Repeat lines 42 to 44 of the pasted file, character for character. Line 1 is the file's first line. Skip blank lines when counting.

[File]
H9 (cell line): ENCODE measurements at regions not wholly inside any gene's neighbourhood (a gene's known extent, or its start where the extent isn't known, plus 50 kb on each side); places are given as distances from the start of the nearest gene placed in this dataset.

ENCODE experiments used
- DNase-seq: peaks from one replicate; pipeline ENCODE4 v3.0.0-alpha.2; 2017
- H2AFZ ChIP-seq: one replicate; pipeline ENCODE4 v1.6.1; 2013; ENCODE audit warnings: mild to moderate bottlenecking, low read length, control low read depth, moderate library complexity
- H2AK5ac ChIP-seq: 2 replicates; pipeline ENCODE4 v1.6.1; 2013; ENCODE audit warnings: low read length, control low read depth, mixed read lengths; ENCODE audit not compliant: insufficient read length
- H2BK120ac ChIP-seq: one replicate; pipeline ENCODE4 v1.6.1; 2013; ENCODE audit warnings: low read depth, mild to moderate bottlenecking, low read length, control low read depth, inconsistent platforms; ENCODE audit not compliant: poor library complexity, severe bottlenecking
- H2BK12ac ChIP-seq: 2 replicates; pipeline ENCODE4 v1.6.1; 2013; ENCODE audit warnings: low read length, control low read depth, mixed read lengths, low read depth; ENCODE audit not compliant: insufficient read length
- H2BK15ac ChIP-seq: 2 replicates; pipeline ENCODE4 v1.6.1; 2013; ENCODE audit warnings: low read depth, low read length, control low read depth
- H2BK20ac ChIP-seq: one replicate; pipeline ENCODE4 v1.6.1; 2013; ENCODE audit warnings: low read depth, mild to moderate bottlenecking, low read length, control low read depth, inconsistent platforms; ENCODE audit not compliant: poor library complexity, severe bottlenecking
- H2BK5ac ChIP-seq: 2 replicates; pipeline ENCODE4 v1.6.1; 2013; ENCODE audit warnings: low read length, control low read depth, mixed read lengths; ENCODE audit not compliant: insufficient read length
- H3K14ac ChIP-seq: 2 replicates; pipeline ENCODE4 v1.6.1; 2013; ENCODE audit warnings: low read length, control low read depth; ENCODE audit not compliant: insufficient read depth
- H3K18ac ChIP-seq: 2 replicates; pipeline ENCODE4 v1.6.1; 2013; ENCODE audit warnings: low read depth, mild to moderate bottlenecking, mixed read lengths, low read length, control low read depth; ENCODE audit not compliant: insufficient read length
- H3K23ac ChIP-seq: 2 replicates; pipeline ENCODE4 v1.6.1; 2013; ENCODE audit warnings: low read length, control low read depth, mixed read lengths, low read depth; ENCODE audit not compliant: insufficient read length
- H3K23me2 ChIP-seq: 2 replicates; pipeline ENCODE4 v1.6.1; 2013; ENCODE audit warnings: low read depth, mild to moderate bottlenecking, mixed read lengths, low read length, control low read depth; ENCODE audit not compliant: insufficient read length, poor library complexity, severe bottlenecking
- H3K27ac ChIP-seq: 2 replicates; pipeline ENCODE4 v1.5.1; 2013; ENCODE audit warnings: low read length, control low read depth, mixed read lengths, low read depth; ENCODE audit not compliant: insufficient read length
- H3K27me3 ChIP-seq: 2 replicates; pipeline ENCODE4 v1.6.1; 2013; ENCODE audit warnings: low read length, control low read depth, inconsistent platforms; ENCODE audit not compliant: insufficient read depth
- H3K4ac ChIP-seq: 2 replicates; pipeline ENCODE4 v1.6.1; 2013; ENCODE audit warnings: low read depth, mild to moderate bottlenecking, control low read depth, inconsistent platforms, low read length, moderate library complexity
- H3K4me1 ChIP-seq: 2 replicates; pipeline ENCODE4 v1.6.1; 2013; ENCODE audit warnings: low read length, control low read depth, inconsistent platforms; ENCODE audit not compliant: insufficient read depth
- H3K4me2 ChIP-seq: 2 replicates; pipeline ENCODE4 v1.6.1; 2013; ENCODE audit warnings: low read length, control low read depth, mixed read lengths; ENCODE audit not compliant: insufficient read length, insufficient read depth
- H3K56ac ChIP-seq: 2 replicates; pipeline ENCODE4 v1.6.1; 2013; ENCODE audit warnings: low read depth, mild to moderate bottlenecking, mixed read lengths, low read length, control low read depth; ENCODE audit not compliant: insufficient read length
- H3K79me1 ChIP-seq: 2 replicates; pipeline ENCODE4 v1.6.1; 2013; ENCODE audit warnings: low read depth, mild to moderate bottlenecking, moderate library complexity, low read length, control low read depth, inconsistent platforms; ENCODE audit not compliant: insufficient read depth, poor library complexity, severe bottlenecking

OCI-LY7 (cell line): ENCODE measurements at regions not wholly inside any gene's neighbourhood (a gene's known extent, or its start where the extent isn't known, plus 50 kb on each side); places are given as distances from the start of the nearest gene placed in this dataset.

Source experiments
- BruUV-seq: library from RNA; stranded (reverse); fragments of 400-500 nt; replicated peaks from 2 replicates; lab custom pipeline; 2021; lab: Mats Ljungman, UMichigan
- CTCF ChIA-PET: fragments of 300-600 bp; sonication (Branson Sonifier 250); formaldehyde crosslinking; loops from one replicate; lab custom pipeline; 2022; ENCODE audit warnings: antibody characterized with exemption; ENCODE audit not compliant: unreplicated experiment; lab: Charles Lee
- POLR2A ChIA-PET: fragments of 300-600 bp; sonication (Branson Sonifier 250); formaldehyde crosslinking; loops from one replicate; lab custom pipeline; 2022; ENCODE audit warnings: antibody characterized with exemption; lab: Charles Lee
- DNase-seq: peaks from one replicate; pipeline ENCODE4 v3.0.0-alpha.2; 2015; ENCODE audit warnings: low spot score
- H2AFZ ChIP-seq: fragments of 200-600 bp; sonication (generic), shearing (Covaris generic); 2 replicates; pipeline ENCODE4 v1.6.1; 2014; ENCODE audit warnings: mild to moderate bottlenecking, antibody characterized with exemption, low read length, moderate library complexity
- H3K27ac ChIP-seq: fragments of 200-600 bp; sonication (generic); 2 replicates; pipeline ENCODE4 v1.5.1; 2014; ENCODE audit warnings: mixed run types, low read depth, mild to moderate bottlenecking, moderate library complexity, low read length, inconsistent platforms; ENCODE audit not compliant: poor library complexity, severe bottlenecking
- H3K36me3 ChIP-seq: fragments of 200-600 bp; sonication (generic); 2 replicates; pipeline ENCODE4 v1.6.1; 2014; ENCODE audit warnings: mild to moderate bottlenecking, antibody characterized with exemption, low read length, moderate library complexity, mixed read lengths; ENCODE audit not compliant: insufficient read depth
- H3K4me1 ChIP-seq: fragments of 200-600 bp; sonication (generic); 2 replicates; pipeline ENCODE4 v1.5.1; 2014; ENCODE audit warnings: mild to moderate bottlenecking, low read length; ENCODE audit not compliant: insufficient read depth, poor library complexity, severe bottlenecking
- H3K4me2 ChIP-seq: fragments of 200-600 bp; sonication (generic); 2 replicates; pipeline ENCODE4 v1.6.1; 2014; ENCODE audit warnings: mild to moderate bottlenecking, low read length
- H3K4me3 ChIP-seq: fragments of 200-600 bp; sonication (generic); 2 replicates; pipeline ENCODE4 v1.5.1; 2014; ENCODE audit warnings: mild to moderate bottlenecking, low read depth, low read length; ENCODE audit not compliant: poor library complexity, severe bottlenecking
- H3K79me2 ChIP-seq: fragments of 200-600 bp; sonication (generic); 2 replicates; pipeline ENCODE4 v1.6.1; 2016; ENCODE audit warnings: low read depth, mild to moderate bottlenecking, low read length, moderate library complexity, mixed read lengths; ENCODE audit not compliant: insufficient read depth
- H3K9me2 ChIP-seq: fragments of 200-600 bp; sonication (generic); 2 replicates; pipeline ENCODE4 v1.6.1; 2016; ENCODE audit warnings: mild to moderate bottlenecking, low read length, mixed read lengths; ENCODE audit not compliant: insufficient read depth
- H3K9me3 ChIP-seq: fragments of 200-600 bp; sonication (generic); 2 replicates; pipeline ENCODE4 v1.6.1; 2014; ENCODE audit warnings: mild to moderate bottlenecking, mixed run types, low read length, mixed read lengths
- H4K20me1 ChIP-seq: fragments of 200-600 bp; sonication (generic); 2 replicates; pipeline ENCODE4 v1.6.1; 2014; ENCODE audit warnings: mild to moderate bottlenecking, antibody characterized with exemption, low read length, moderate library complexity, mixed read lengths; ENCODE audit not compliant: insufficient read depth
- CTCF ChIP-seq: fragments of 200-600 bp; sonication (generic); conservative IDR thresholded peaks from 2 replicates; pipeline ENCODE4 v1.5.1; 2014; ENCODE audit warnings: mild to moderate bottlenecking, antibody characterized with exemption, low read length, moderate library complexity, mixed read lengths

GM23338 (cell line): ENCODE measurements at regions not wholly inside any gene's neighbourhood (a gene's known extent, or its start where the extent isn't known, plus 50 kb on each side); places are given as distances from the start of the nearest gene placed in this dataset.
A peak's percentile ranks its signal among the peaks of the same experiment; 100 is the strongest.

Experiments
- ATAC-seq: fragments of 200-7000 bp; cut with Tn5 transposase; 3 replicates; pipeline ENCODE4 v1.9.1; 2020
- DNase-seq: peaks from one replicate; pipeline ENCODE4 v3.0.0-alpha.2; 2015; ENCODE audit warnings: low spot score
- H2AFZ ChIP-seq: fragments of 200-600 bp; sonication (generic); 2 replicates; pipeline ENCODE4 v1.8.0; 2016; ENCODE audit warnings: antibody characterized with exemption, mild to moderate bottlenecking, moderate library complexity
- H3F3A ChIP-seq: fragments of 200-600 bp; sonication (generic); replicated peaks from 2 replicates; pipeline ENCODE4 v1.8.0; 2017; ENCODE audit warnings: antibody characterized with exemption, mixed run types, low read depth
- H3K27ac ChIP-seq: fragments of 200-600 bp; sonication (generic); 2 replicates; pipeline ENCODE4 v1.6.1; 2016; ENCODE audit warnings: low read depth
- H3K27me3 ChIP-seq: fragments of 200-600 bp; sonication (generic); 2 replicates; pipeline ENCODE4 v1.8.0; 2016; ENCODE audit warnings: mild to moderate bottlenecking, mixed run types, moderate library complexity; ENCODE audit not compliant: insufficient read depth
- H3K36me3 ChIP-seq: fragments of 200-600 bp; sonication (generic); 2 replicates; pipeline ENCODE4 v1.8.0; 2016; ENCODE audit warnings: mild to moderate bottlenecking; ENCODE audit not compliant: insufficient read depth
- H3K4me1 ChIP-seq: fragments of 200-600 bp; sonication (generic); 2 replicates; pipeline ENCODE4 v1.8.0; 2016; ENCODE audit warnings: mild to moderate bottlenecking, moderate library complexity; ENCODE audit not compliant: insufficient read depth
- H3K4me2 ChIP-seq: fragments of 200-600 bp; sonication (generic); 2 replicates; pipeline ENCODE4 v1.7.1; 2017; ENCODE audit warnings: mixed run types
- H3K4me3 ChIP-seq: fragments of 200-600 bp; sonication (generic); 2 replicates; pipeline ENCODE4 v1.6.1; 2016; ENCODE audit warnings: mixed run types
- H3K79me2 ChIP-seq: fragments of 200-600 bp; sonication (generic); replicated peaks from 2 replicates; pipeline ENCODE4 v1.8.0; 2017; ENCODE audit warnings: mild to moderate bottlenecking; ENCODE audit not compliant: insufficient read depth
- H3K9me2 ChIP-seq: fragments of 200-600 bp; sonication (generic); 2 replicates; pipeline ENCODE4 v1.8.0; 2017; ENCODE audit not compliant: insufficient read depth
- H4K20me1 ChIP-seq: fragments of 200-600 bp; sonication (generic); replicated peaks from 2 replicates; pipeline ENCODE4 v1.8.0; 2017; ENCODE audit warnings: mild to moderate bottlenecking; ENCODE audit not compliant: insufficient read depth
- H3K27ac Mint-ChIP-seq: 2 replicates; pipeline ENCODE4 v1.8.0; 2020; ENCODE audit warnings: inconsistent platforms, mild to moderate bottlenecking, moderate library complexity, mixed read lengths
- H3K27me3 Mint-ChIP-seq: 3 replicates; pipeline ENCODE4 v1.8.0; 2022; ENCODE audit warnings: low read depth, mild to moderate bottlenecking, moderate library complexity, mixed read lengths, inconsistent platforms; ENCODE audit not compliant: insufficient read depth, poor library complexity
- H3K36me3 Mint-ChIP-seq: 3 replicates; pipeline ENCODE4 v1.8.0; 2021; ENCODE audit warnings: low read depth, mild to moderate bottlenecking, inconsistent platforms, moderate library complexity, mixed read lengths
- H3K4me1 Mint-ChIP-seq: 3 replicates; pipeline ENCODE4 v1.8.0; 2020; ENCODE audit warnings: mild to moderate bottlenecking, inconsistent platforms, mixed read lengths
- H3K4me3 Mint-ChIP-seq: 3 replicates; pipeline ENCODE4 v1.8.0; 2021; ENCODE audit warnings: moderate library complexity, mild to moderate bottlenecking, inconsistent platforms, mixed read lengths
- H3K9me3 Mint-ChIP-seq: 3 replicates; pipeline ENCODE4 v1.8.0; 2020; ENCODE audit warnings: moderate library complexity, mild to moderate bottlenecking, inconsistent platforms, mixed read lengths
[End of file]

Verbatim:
- ATAC-seq: fragments of 200-7000 bp; cut with Tn5 transposase; 3 replicates; pipeline ENCODE4 v1.9.1; 2020
- DNase-seq: peaks from one replicate; pipeline ENCODE4 v3.0.0-alpha.2; 2015; ENCODE audit warnings: low spot score
- H2AFZ ChIP-seq: fragments of 200-600 bp; sonication (generic); 2 replicates; pipeline ENCODE4 v1.8.0; 2016; ENCODE audit warnings: antibody characterized with exemption, mild to moderate bottlenecking, moderate library complexity